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1(of a dish) cooked or prepared in a specified style or manner.‘fish cooked à la meunière’
- ‘Bœuf à la bourguignon, cooked with wine, salt pork, and garnished with mushrooms and small onions, is probably the best known.’
- ‘His personal tastes were simple: he liked potatoes fried with onions, and was partial to poulet à la provençale, washed down with a little Gevrey Chambertin.’
- ‘French apple tart (Tarte de pommes a la Normande) is a marvellous apple tart that can be made in a pie plate or tart pan if you have one.’
- ‘Patti's Mussels a la Mariniere is reminiscent of dining in an outdoor cafe in the south of France.’
- 1.1informal In the style or manner of.‘afternoon talk shows à la Oprah’
- ‘His main suggestion was that the Sun should think about introducing a visually-led features page across its centre pages, à la the Avenue pages which featured in the Post.’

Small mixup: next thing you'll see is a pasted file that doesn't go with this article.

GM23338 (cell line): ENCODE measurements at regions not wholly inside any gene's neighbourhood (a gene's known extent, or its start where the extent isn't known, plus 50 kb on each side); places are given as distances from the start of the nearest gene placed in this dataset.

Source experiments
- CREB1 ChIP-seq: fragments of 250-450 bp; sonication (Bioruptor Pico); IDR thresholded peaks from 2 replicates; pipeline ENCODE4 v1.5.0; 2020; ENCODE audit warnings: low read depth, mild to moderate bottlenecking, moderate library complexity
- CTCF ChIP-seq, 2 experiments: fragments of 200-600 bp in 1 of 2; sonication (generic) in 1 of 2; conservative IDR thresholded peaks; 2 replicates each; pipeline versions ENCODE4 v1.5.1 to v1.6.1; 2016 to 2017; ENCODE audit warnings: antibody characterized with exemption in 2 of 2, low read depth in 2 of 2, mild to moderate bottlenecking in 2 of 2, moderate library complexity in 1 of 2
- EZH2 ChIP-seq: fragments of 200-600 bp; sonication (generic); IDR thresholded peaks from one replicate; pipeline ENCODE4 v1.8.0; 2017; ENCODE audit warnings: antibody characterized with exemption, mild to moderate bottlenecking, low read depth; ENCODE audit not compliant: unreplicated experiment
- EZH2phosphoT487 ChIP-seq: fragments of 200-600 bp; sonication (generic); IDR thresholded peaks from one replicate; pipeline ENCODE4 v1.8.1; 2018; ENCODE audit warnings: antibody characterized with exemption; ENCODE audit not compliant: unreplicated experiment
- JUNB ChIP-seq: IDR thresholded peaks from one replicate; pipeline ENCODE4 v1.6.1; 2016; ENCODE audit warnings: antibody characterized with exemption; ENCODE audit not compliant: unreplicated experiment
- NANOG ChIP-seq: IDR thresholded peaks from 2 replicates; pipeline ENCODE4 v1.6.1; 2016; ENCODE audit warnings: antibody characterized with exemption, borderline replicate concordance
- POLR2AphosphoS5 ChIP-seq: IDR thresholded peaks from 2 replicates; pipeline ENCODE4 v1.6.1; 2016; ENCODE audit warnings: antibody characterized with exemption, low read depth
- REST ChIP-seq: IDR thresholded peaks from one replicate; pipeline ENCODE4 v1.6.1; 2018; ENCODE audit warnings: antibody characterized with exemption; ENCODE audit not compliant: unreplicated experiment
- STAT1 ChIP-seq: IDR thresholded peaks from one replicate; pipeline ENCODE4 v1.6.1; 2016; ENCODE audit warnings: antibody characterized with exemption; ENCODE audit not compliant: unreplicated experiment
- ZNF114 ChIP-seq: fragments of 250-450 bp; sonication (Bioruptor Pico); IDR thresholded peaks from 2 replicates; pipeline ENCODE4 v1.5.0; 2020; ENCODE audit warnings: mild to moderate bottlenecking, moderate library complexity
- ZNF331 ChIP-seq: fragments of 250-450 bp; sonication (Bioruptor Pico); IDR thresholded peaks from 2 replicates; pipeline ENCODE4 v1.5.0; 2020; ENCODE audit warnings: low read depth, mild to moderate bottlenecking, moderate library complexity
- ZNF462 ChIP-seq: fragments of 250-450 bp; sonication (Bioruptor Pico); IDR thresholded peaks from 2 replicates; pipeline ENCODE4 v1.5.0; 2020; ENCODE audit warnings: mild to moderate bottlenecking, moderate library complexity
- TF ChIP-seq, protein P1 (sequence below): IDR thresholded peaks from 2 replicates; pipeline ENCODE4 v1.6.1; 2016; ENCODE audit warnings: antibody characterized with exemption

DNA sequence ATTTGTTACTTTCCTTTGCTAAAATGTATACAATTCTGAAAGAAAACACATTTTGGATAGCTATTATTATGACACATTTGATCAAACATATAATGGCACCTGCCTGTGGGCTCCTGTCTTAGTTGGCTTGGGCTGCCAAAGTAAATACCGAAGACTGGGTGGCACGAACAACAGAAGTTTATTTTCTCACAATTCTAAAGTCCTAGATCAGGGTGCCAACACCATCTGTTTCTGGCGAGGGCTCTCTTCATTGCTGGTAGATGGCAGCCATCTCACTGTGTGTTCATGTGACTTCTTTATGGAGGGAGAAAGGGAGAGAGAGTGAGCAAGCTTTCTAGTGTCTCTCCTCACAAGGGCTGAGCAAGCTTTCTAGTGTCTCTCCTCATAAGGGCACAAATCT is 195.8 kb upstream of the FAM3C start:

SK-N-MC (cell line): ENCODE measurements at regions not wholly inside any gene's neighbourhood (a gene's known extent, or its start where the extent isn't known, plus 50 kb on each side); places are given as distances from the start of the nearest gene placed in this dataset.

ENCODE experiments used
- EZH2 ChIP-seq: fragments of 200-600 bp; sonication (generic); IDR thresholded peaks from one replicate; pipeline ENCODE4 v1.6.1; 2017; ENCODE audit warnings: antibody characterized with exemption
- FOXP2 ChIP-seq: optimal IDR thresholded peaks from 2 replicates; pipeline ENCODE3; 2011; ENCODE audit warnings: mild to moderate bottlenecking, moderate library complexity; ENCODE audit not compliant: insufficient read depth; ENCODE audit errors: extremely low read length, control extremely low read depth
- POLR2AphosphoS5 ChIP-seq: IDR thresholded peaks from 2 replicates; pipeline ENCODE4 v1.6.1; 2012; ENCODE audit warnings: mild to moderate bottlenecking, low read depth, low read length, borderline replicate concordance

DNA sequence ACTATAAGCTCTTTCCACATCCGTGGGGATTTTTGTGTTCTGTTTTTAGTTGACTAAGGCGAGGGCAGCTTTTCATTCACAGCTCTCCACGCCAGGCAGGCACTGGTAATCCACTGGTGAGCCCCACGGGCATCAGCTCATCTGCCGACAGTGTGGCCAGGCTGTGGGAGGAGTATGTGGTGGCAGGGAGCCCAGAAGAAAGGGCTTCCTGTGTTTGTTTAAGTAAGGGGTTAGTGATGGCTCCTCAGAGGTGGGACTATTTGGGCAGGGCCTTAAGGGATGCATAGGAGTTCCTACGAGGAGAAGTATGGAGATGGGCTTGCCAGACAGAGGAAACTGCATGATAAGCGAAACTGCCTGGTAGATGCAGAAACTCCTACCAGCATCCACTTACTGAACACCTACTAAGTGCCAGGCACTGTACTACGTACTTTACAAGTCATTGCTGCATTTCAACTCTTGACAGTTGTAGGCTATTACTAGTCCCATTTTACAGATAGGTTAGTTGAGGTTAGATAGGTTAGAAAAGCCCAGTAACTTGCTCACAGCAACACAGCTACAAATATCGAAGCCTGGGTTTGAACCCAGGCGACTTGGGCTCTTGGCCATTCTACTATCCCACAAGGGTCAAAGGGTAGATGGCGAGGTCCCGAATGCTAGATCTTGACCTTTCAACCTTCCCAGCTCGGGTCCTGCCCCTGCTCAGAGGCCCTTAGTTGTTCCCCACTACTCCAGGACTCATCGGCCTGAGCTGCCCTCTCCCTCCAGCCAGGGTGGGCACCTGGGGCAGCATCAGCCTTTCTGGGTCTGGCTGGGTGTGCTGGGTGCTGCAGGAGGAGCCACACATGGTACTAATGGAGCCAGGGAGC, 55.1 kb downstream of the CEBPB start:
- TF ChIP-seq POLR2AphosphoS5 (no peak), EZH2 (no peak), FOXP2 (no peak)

- ‘By November 1964 the name of the game was no longer whether to expand the war à la Rostow, but how to do so.’
- ‘To rewrite, à la Pierre Menard, Almodovar's latest dedication, these words would go out to my untold charises and charites, my poets, my image-makers, my melody-weavers; to the one who entered eternity with me, to my son.’
- ‘But it was not a restoration à la Ferdinand VII: absolutism was consigned to history and real power was vested in the Prime Minister, Cánovas.’
- ‘Chicken a la Good.’
- ‘Nietzsche's understanding of nihilism has to be set in the Russian context alluded to in Chapter 2 with Dostoevsky - what he called ‘nihilism à la Petersburg’.’
- ‘Rachel made her way to the arms of her beau-in-waiting, who was dressed to the nines in Scottish garb - kilt and all, à la Sean Connery.’
- ‘Grover also claims that truth is not a substantive or naturalistic property, but this claim is compatible with truth being an insubstantial or nonnaturalistic property (also à la Horwich).’
- ‘In one of a series of bald generalizations à la Malamuth.’
- ‘Although returning aristocrats tended to favor powdered hair and tight-fitting knee breeches in the old style, most middle-class men wore trousers or pantaloons and kept their hair in a natural style, whether tousled or à la Titus.’
- ‘Or maybe even a witty pun à la the early Schwarzenegger films…’
- ‘Or is some new, unexpected historical subject, à la Hardt and Negri, slouching toward the supercity?’
French, from à la mode.
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